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Monday, May 09, 2005
I've now got discs from Fred, Ken, Logan, Johnny B and Scott. I've listened to most of them at least once now, and I'll probably write more detailed responses to all of them starting a little later this week. I'll probably also disclose my track listing at some point and go into the logic behind it.
Pal John recently discovered the down-side of getting sent review copies: pushy PR people. I've not had to deal with that yet, but maybe I'll write a testimonial to Peter Coyote's career as well, if I do.
We've always had a certain number of "self-consciously hip" customers in our area. It's partly, I think, that we're just far enough away from LA that people have to go out of their way to advertise their hipster lifestyle, and partly that we've got an, ahem, "art school" in our area. Anyway, it's always interesting to note what the hip kids are buying, and how a critical mass tends to build for certain titles. Lately, all the cool kids are buying some sort of comic book adaptation of a goth band's lyrics...and Star Wars comics. I don't know whether they're being knowingly ironic or retro or if it's suddenly become cool to like Star Wars again.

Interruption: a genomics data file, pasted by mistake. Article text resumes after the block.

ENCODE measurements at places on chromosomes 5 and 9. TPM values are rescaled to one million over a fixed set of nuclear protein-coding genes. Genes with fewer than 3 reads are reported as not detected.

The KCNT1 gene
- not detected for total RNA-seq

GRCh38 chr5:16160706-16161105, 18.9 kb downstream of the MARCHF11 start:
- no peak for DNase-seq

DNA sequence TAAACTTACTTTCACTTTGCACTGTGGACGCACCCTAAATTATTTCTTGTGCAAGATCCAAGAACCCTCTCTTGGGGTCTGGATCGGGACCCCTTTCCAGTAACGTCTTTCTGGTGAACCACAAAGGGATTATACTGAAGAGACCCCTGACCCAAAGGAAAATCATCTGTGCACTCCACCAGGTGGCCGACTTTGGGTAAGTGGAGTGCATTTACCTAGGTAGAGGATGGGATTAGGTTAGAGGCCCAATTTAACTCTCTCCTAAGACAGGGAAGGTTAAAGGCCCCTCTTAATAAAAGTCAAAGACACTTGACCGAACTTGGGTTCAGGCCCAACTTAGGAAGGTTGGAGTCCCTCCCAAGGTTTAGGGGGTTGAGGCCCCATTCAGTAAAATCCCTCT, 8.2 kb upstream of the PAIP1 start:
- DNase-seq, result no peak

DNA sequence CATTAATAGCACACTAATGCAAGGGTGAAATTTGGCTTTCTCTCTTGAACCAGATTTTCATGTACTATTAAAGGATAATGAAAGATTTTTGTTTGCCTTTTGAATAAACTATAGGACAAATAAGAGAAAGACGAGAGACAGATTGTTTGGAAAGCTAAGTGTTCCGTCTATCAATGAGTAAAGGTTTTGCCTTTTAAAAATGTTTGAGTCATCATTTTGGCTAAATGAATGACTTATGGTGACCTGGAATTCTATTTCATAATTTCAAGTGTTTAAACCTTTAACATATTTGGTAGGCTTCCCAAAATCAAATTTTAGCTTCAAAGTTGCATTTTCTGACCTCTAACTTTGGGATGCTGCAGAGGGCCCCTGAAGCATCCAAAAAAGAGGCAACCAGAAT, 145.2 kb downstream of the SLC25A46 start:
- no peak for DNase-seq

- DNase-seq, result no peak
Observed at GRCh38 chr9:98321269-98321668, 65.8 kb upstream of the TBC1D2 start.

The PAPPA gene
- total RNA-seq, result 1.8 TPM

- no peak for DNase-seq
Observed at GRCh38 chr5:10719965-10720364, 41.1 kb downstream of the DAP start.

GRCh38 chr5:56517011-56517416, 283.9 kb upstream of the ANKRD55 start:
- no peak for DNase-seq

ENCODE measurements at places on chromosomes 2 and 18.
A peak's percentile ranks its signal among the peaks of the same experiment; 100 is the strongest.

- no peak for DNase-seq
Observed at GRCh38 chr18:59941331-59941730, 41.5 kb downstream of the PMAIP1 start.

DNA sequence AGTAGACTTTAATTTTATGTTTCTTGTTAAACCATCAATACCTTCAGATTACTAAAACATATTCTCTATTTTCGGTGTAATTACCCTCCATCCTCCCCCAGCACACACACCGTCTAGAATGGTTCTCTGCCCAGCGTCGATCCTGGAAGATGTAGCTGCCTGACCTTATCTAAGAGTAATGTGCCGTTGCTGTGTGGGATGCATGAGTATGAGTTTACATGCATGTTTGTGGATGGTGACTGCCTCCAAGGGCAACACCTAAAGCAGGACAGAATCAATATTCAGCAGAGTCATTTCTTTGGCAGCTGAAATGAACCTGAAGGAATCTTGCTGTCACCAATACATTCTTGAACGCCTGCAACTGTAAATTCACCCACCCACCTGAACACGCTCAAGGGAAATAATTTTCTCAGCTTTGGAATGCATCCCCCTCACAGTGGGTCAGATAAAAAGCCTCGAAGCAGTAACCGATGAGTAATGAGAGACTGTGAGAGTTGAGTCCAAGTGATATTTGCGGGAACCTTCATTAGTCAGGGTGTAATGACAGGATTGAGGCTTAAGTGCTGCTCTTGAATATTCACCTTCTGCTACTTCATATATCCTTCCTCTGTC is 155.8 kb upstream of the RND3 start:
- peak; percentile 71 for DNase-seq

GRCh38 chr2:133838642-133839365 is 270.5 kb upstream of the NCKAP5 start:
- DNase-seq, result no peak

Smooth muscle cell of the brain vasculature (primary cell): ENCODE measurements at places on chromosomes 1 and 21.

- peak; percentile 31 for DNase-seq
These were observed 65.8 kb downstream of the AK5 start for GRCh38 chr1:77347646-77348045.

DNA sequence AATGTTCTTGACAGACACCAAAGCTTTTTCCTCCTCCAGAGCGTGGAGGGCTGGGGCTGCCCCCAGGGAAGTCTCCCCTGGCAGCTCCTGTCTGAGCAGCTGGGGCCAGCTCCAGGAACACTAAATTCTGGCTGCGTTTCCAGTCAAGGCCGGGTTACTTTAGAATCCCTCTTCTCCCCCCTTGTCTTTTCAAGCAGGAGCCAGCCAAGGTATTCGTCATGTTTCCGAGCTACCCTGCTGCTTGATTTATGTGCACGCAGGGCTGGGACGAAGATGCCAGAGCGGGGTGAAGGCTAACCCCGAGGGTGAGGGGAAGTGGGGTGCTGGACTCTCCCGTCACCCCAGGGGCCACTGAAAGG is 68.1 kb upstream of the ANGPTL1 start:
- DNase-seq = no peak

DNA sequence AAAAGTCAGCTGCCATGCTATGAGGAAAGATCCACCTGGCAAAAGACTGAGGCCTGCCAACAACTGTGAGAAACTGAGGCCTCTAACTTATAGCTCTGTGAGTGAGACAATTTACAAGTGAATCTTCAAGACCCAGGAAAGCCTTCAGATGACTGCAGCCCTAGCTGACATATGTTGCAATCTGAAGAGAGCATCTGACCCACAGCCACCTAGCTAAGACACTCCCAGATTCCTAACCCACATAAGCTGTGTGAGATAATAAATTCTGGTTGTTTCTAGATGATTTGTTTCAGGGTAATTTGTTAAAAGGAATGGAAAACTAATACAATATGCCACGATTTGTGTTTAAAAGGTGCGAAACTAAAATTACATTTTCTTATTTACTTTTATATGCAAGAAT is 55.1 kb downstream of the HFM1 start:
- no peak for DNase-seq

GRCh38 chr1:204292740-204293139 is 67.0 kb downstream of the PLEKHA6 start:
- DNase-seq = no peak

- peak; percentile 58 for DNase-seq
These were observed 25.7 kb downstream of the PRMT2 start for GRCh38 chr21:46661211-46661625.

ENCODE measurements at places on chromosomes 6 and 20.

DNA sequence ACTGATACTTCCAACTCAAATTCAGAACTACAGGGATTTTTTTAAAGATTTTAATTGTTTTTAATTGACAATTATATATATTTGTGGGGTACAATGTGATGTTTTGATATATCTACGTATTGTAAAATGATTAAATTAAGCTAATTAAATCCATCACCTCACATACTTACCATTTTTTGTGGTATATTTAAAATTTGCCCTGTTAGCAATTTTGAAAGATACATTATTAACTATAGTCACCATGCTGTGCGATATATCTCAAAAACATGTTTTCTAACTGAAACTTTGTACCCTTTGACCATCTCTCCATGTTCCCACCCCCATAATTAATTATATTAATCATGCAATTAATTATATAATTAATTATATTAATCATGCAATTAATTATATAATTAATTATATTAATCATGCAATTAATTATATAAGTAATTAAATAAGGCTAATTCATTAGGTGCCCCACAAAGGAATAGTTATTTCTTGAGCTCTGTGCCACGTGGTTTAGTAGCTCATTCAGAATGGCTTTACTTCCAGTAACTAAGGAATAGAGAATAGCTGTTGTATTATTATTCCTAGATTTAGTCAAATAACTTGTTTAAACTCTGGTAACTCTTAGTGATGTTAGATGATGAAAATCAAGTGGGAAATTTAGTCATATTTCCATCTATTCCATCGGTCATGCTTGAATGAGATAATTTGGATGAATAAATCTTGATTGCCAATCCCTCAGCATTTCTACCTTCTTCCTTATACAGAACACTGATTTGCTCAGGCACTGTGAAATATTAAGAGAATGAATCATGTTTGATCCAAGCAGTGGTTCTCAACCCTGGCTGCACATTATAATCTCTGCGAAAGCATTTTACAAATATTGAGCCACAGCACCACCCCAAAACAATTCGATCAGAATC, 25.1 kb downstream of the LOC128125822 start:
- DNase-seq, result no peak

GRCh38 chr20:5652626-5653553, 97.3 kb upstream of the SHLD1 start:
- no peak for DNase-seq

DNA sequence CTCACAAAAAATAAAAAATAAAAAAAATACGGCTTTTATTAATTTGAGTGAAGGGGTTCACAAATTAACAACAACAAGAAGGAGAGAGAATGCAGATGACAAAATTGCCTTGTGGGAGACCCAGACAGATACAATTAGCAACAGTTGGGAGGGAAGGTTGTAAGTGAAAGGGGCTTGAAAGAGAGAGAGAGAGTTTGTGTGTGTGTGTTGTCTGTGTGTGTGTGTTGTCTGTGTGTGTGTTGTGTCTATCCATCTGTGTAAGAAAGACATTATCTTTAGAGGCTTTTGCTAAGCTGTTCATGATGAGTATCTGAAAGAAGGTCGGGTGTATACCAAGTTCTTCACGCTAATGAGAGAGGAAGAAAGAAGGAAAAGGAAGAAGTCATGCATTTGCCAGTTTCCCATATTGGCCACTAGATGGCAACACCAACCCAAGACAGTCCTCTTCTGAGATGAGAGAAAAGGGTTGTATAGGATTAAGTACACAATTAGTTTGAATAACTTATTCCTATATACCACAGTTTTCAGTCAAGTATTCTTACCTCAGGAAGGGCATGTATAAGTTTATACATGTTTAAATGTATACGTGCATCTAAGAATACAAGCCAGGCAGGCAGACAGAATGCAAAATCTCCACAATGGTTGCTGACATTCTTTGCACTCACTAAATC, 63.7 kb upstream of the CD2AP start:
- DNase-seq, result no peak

Speaking of the cool kids...why is it that whenever I'm asked to get out the back issues of Kabuki the person doing the asking never actually buys any of them?
My favorite customer encounter of the last week: A friendly older woman walks into the store. I ask her if she needs help with anything. "Yes, my brother died in 1960." Oh...I'm sorry to hear that. "And he made some movies." Oh. He did? "Yes, that's what my other brother told me, but I don't believe him." Ah. "I was wondering if you could tell me the name of the movie my brother was in?" Well, since we don't really carry movies, and you haven't told me his name, probably not, no. "Oh, I don't want the movie he was in, I want the comic." The comic? "Yes. My other brother said that they made comic books about the movie my brother was in." Okay, let me see if I have this right. Your brother, who died in 1960, may or may not have been in a movie, and if he was, you want the comic book based on that movie, if such a thing exists. "Yes, that's it exactly. Do you have that comic?"
Well, I was in a good move, so I went on-line, went to the Internet Movie Database and put her brother's name in the search box. There was an entry under that name, but it was for a composer whose credits didn't start appearing until 1990. So not her brother. I'm glad that there was, eventually, a comic related point to her questions, but I really wish I knew why people see a sign that says "comic books" and think it means "we can answer any random question you may have."